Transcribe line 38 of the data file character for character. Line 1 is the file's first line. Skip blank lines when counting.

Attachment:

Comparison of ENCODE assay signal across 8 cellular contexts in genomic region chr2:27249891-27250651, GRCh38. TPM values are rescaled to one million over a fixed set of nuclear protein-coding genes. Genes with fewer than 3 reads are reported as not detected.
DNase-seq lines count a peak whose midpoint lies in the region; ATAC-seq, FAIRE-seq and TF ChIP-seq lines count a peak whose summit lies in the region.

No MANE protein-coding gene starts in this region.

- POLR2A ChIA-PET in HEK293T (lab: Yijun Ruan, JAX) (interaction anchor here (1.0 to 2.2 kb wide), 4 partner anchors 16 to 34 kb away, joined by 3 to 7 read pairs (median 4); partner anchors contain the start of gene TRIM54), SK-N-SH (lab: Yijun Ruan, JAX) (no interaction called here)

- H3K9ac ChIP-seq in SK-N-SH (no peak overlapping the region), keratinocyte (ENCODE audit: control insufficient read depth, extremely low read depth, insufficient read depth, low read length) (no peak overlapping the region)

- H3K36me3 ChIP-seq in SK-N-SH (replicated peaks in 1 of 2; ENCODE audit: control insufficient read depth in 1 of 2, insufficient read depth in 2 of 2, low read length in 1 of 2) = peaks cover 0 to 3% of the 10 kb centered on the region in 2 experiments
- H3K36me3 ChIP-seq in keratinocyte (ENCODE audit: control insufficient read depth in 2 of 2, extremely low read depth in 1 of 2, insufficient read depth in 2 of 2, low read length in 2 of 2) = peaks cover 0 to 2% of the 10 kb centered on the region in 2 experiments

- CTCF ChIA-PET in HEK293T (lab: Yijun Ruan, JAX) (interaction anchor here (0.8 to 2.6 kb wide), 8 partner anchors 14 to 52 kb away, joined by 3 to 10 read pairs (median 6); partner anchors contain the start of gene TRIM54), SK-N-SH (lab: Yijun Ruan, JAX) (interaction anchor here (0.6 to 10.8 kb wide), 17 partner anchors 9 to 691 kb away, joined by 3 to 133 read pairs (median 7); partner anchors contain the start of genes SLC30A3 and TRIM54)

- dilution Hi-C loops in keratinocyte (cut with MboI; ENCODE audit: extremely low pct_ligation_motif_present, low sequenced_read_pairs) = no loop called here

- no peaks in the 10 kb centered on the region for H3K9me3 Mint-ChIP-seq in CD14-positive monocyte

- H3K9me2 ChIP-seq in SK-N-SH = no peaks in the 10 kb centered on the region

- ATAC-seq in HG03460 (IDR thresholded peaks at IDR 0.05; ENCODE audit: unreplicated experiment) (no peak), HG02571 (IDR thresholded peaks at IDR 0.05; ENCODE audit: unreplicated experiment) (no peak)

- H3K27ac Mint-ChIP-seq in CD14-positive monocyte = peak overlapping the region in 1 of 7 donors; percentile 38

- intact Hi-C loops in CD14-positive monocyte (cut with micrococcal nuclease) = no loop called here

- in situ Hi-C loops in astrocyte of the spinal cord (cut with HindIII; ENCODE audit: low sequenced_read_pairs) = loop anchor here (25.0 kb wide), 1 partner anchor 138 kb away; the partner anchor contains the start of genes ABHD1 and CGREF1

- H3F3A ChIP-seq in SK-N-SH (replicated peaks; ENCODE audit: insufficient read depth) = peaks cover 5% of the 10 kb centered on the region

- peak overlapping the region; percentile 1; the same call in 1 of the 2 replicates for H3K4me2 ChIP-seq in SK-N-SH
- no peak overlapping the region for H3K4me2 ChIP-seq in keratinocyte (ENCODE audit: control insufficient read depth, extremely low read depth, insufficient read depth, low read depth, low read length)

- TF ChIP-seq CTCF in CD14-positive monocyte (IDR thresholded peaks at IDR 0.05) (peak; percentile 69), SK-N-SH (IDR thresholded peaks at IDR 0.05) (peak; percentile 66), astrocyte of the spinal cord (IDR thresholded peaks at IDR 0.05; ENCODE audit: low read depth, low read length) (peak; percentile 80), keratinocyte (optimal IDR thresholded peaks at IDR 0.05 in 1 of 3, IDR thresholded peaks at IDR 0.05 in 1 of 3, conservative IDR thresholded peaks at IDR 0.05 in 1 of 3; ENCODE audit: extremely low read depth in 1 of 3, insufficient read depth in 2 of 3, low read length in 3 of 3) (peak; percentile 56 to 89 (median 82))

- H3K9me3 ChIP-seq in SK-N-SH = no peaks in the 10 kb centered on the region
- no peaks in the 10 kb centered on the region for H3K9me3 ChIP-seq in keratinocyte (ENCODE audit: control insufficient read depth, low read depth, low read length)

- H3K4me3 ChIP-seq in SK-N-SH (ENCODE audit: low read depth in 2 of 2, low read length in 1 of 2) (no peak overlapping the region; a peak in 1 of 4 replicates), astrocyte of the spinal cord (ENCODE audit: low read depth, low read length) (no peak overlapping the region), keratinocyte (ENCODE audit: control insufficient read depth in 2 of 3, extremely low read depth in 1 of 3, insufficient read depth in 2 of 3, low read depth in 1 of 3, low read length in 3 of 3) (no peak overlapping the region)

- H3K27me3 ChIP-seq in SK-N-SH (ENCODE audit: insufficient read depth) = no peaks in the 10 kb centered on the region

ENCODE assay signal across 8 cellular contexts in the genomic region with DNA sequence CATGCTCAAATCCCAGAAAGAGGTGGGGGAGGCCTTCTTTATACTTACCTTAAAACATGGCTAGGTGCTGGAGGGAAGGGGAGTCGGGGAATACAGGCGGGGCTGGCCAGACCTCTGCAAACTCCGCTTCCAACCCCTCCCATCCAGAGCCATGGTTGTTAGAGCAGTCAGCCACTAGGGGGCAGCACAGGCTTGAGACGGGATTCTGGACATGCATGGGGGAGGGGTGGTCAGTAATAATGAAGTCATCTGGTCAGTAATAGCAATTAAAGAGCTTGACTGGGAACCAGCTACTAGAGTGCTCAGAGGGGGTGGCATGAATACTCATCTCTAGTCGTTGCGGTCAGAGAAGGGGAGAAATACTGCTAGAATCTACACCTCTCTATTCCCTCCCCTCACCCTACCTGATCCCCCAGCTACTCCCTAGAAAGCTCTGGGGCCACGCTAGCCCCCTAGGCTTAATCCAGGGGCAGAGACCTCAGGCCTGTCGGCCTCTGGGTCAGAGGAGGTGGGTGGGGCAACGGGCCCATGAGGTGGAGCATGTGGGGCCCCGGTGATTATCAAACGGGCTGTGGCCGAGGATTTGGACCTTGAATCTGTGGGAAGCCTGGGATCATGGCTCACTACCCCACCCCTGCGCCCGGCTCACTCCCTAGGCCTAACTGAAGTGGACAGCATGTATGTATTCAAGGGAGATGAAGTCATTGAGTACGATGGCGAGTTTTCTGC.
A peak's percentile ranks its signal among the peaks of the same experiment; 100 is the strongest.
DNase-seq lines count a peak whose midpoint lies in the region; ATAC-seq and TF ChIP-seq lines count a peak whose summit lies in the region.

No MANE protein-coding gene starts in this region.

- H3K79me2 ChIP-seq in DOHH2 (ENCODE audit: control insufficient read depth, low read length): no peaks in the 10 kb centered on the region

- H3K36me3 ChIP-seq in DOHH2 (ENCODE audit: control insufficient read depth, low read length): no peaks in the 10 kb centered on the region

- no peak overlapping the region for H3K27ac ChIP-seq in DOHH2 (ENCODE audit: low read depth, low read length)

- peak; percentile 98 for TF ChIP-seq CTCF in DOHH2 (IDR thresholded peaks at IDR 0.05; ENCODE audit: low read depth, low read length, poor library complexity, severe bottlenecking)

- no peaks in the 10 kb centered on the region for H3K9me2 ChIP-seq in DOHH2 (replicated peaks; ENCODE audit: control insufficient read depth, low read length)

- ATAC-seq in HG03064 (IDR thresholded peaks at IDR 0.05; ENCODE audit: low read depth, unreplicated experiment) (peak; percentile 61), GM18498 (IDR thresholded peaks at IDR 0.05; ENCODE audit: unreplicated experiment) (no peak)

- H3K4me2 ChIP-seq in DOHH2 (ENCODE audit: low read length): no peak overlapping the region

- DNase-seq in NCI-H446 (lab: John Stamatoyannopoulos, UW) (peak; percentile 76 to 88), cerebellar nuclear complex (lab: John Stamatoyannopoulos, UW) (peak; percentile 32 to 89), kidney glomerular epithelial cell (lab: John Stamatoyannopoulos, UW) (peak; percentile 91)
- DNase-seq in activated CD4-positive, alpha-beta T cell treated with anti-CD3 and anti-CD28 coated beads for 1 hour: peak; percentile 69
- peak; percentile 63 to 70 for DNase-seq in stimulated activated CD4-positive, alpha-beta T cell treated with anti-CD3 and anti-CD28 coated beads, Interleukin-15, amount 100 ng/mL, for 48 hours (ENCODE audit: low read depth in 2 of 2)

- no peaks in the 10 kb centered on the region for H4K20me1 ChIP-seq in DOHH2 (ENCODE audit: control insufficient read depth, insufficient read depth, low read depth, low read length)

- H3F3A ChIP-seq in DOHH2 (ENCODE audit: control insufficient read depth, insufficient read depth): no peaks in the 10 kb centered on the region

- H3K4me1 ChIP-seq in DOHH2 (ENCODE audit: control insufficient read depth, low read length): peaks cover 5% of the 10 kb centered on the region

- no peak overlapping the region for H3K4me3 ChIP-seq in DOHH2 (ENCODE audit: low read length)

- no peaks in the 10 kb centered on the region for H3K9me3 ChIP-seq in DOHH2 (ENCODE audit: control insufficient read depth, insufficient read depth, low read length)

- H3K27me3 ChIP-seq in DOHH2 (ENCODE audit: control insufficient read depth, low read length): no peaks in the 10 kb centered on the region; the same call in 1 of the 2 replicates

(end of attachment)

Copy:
- no peaks in the 10 kb centered on the region for H4K20me1 ChIP-seq in DOHH2 (ENCODE audit: control insufficient read depth, insufficient read depth, low read depth, low read length)